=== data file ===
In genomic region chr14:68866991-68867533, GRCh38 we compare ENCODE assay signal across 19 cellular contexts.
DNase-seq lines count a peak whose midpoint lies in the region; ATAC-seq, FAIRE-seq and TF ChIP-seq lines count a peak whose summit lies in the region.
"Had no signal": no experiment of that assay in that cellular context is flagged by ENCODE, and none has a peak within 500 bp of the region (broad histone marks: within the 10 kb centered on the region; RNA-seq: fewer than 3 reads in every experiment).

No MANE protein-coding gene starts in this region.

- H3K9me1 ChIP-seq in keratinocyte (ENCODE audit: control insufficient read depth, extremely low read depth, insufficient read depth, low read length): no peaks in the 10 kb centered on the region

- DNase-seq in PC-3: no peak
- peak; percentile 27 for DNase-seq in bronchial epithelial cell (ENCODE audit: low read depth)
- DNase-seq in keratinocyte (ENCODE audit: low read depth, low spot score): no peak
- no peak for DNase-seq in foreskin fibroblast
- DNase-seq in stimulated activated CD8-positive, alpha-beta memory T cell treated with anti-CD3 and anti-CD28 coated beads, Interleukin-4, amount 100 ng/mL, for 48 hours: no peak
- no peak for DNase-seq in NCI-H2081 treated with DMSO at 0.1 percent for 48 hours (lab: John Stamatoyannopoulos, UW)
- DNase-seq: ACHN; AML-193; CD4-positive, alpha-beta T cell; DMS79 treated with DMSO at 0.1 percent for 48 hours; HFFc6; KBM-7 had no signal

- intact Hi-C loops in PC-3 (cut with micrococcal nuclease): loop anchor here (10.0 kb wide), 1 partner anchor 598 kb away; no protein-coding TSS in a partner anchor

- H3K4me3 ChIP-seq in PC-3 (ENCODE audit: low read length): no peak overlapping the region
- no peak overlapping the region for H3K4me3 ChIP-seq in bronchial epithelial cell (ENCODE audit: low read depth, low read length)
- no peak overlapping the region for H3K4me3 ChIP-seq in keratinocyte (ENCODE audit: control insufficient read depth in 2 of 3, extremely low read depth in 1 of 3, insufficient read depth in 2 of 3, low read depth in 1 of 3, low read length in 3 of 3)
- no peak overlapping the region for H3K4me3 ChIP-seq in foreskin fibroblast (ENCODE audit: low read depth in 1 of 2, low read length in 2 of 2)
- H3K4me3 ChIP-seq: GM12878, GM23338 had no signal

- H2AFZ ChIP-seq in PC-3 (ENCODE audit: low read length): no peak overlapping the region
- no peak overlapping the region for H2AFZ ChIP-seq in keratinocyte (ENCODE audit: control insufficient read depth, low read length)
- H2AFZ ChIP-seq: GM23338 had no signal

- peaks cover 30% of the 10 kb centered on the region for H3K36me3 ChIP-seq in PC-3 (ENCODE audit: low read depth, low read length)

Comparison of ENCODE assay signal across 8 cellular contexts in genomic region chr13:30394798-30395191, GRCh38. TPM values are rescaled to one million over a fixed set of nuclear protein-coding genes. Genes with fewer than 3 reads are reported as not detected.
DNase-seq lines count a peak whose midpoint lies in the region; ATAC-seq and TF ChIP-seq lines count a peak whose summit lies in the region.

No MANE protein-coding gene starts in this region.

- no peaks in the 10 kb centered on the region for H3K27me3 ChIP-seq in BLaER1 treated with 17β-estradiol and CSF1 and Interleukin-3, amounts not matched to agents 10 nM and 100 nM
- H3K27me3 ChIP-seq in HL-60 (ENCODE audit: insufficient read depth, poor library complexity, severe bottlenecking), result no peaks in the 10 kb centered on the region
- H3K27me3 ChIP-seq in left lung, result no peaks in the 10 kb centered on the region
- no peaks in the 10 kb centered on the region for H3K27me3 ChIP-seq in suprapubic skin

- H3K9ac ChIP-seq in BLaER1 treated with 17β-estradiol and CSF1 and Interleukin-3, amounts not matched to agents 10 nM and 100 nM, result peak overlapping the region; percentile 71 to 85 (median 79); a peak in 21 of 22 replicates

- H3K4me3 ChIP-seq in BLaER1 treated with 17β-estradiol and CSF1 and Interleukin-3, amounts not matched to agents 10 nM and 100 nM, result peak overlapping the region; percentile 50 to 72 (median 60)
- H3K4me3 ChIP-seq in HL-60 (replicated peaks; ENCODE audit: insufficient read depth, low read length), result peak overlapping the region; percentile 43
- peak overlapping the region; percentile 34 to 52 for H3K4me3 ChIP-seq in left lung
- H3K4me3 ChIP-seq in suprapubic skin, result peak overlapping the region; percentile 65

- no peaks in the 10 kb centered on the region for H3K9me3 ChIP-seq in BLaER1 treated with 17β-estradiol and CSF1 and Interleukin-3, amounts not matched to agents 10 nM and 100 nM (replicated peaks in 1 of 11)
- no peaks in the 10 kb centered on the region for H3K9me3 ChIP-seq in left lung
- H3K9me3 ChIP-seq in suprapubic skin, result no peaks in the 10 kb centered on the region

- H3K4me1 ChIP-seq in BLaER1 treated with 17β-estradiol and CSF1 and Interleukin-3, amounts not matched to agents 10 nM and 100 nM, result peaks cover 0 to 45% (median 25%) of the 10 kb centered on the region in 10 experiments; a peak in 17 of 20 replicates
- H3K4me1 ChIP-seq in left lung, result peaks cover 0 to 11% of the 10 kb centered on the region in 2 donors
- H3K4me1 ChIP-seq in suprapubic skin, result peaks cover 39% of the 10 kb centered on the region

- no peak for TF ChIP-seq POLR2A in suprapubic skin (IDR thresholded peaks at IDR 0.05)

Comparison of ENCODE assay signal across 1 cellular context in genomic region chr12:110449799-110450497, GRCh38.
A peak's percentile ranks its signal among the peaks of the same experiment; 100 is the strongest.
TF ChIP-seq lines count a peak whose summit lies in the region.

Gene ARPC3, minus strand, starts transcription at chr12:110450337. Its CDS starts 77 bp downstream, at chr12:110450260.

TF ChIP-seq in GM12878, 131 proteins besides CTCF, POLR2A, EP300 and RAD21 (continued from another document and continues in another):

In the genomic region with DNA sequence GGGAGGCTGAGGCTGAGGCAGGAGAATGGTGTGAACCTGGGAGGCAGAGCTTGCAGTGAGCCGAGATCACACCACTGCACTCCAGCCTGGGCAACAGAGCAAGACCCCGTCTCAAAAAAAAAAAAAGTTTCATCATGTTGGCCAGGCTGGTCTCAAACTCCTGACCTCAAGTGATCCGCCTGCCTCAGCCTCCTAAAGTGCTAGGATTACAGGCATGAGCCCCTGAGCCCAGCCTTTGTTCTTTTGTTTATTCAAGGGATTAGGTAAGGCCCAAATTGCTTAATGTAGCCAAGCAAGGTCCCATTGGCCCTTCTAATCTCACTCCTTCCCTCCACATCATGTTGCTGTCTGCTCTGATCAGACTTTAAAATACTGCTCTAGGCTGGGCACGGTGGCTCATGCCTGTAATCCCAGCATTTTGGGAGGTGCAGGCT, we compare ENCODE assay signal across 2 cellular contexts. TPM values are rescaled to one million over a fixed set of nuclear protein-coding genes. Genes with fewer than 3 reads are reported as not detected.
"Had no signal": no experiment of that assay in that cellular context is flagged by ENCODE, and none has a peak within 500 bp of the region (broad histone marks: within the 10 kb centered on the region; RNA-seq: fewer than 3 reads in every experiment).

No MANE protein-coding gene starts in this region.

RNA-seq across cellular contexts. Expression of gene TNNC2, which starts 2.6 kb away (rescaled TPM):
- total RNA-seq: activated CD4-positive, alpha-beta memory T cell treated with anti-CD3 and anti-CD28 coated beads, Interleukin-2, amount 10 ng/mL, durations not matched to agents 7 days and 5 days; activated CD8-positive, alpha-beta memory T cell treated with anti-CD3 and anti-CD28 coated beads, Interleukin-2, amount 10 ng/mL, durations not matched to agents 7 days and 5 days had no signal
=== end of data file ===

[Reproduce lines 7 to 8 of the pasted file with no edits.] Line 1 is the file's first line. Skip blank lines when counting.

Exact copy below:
- peak; percentile 27 for DNase-seq in bronchial epithelial cell (ENCODE audit: low read depth)
- DNase-seq in keratinocyte (ENCODE audit: low read depth, low spot score): no peak